The sheer scale of the McDonald’s (MCD) shareholder return program is astonishing. The firm has spent a cumulative total of $42.5b returning cash to its shareholders since the beginning of 2015. For those interested, roughly $14.5b of that went on cash dividends, with the rest on stock repurchases. Total net profit for the period amounted to just over $23b.
In light of that discrepancy, many McDonald’s shareholders will be tempted to channel their inner Jean-Claude Pitrel, a character in the Hollywood film Taken. When challenged by Liam Neeson’s character, the corrupt French cop replies something like this: “My salary is X. My expenses are Y. As long as my needs are met I do not care where the difference comes from”. Well, we know full well where the difference comes from in this case: debt. Net of cash, it stood at just under $13b at the start of 2015, rising to over $30b by the end of H1 2019. At first glance, that trend looks unsustainable.
That said, we also have to take into account the fact that McDonald’s makes a lot more money now than it did in 2015. Back then, the company made annual net profit of $4.5b. That had risen to $6b as of last year, albeit largely thanks to US corporate tax cuts. Analysts estimate that the company will make around $6.2b this year. Still, debt increased from around 2.9x earnings to 4.8x estimated earnings in that time. It looks like we are still firmly in the ‘unsustainable trend’ camp. That ratio just can’t keep going up and up forever.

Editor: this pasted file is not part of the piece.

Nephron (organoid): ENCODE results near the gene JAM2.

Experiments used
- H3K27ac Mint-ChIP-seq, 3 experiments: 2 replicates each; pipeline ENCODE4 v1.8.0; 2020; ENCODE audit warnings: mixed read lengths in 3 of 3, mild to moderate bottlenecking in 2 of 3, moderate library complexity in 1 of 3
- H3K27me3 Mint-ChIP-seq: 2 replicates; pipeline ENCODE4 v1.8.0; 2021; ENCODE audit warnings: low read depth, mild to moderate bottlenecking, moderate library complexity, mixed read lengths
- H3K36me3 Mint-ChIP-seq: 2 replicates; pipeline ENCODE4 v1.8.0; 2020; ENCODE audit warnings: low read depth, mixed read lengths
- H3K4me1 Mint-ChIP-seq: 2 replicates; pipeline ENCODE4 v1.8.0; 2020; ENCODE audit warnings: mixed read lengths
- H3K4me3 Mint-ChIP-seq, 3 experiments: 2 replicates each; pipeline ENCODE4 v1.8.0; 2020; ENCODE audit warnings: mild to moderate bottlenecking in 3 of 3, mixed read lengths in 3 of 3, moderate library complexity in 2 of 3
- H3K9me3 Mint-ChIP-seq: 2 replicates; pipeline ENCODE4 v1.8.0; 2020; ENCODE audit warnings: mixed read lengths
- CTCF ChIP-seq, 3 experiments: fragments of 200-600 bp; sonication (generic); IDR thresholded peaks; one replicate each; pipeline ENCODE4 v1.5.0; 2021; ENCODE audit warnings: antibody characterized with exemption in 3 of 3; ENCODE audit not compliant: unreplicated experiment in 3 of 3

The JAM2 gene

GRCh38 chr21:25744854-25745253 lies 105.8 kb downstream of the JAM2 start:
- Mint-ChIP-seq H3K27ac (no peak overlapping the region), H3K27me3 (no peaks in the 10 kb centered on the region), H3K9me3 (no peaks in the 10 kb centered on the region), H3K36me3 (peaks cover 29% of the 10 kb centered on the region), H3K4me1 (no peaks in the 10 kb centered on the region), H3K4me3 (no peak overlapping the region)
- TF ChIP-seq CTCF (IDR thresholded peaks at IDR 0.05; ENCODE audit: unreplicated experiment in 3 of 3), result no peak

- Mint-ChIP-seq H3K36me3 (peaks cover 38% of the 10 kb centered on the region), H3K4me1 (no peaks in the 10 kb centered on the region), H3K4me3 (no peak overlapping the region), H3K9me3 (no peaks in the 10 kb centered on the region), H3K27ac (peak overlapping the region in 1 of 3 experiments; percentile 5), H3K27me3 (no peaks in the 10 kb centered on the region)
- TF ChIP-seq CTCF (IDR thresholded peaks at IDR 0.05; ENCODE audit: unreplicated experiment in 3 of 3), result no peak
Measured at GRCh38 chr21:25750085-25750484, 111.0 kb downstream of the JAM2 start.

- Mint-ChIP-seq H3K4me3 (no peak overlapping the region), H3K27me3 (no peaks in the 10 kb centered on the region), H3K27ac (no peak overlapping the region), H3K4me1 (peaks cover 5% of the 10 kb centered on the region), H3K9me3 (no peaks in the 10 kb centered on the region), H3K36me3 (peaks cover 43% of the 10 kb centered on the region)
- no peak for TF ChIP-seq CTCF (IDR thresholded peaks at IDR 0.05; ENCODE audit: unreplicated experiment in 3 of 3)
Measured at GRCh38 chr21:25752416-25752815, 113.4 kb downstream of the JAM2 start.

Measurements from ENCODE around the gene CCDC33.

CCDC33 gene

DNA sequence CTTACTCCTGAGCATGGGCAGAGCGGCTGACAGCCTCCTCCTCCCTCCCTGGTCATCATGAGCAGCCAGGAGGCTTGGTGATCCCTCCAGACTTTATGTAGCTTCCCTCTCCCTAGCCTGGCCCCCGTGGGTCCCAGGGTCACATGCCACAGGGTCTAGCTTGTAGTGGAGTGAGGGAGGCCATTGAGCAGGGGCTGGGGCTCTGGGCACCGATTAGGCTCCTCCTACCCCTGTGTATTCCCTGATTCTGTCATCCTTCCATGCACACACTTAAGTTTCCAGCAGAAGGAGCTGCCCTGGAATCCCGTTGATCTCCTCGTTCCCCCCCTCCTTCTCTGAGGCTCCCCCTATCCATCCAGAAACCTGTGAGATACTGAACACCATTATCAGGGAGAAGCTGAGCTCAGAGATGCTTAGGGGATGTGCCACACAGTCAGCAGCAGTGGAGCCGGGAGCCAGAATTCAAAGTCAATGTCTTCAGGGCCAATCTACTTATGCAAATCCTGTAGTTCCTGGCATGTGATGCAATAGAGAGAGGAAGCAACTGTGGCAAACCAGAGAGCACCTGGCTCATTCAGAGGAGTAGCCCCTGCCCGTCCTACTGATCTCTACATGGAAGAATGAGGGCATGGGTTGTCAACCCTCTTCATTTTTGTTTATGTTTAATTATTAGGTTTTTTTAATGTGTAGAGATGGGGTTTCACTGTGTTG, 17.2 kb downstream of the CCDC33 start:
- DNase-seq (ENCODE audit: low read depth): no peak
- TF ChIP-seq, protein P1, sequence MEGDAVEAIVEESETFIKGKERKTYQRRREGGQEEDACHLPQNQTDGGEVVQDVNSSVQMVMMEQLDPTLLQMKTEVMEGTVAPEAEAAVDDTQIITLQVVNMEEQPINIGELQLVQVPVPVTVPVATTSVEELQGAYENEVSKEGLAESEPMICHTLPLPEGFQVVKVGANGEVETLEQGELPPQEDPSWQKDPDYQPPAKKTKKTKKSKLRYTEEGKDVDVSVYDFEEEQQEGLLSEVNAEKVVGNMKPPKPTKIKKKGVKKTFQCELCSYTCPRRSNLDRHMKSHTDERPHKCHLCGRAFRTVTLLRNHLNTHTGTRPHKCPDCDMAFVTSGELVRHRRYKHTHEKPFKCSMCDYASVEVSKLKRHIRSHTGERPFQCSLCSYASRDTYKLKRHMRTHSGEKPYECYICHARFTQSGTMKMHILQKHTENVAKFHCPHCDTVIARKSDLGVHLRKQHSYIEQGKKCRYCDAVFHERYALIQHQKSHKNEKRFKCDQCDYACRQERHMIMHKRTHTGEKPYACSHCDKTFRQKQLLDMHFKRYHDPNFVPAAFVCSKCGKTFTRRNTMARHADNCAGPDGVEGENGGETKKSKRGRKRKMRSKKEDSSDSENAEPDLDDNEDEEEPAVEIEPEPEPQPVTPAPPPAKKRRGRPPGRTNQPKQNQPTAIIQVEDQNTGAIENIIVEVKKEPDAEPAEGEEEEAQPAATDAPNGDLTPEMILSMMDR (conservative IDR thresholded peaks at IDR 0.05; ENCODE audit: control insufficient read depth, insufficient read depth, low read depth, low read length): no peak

For shareholders worrying that this represents irresponsibility on behalf of management, I would offer three counter points. Firstly, check out how much McDonald’s actually pays to service its debt. Back in 2015, the company paid $640m in annual interest, equivalent to an effective interest rate of 4% on it year-end debt position. That had risen to $980m last year, or around 3.2%. Despite net debt more than doubling, interest expense as a proportion of profit remains largely unchanged.
The second point worth remembering is that buybacks are not wholly cost ‘negative’ for the company. To illustrate what I mean by that, just think about the dividend, which should clock in at circa $4.65 per share this year. Now, the company has spent close to $28b eliminating around 200m shares since the start of 2015. If those shares still existed, we would be looking at an extra $930m in annual outgoing dividend cash. In a way, McDonald’s is actually saving money even though its interest bill is higher than in 2015. Note that this still holds true even at the 2015 annual dividend rate of $3.44 per share.
Finally, it is worth bearing in mind the nature of the company’s debt obligations. The vast-majority carries a fixed rate, so there is little-to-no interest-rate risk in total. Not only that, but well over half (around $19b) isn’t due anytime in the next five years. I would also add that McDonald’s would generate $1b per year in post-dividend free cash flow if it simply ceased buying back stock it.
McDonald’s stock currently trades around the $215 point. That makes for a price-earnings ratio of 26.8 which, needless to say, looks pretty steep. Things look even richer on a debt-adjusted basis. As said previously, the biggest risk to buying McDonald’s stock right now comes not from the business, or indeed its debt load, but the valuation.
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